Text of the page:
While practicing meditation, it is not uncommon for people to experience seeing a white light. This could be an energizing white light, an intense bright white light or swirling white lights before closed eyes. Many people who meditate and having these kinds of experiences are either disconcerted or fascinated by them. This is a normal occurrence, and there is nothing to be excited or worried about.
What Does Science Say About It?
In 2014, an article was posted in the magazine Frontiers of Psychology. This disclosed the outcome of a pilot study researching the phenomenon of white light among people who meditate every day. A researcher suggested that this experience resembles one that happens at the time of sensory deprivation. In the conclusion, it was stated that sensing lights might be indicative of a period of improved neuroplasticity as well as potential for lasting and important isolation.
The phenomenon was also explained by the fact that the experience could be linked to the arousal of the pineal gland by meditation. This is gland is located deep within the brain at the ‘third-eye’ level. Some people indicate that the visions of white light are proof of the fact that the third-eye is ‘opening’ and spiritual progress is being made.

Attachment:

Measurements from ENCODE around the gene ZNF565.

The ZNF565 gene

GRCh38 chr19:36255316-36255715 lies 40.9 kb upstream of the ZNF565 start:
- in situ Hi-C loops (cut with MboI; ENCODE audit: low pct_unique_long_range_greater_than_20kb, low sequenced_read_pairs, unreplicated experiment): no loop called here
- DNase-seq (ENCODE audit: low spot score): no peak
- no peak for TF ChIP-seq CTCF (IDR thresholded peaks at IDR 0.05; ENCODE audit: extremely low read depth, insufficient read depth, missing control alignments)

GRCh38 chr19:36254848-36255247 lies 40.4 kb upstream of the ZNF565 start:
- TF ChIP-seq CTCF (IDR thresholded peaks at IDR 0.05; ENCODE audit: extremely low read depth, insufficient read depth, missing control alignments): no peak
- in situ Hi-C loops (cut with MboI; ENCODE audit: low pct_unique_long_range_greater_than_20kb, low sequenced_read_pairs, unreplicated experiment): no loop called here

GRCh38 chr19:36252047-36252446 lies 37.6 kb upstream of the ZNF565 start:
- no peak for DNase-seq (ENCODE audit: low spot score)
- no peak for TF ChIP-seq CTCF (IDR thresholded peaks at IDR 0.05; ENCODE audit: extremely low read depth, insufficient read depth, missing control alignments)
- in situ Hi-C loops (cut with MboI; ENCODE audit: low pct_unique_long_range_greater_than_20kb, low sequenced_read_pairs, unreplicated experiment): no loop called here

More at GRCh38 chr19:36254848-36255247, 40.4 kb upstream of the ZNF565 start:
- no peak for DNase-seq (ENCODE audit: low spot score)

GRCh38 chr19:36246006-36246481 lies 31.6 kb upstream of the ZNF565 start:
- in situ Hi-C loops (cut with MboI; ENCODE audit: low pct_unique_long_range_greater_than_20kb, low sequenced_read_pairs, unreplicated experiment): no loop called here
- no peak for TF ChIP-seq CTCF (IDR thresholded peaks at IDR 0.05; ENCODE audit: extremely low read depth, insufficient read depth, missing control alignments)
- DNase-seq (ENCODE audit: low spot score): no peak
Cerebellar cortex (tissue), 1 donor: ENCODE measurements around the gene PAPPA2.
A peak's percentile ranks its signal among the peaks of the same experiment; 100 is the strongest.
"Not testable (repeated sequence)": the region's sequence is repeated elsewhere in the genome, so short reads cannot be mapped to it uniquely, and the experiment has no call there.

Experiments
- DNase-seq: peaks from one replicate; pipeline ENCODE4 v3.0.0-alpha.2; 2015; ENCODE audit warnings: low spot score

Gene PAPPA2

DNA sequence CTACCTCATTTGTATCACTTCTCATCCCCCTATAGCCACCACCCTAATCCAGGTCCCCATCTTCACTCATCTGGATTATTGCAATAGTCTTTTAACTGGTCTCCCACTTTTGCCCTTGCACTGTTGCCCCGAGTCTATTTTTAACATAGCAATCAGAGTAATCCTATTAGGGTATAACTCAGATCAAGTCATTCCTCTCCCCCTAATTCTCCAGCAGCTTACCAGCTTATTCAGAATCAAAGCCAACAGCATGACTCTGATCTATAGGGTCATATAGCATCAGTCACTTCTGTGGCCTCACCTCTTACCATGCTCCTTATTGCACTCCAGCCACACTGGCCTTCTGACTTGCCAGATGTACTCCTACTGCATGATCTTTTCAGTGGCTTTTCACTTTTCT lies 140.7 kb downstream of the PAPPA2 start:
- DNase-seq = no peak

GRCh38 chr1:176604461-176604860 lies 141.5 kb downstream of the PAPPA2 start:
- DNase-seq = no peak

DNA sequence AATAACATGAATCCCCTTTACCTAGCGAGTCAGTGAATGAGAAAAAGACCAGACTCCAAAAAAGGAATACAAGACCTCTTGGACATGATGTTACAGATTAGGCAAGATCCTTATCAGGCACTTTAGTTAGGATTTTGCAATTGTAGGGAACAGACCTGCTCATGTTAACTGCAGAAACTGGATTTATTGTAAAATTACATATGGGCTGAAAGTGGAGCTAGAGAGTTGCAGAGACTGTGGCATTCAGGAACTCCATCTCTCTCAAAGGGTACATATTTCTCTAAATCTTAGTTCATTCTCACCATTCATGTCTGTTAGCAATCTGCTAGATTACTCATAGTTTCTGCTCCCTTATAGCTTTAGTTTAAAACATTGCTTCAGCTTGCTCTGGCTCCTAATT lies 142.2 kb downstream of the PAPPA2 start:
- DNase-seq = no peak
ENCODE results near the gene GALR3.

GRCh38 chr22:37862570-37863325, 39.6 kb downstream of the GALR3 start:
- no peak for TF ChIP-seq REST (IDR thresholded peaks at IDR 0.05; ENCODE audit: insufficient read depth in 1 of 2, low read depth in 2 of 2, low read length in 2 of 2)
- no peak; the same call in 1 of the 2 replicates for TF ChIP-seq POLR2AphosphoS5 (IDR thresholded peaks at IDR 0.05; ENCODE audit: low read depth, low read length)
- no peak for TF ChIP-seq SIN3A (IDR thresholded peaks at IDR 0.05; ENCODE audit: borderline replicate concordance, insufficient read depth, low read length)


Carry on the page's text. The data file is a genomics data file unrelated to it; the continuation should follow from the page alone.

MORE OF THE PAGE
Is there something to be excited about?
The answer depends on how motivated you are about meditation practices. Many people share their experiences on the internet that they had seen the lights and opened up their third eye, only to regret the phenomenon ever since. However, most people talk about their experiences with combination of gratitude and curiosity. A few practices related to meditation, both New Age and traditional, actually concentrate on arousing the experience of seeing the lights. For instance, in a few visualization practices in Buddhism, light is imagined by the meditator as an expression of the wisdom and affectionate kindness that touches every living being, alleviates their suffering and provides them with permanent joy. This intentional method of visualization is not associated to the experiences of seeing light that might originate from a deficiency of input from the senses, as happens in deep meditative stages.
Tokpa Korlo, a sobriety activist and meditator has explained this phenomenon by saying that the aim of practicing mindfulness every day is to develop compassion and love for others. When meditators are rooted in the here and now, they can appreciate the beauty of the present. Thus, they can develop a predominant sense of well-being and peace that they wish to share naturally with others. The capacity of mindful appreciation of the potential of the present is the foundation for more dynamic inquiry into the mind, and how to make best use of the insights acquired through meditation to benefit the world and other people.
Should You Embrace White Light during Meditation?
If you have experienced this type of light during sessions of awareness or mindfulness meditation, simply embrace the same as a part of your natural practice. Consider it as a mental occurrence and return to your practice.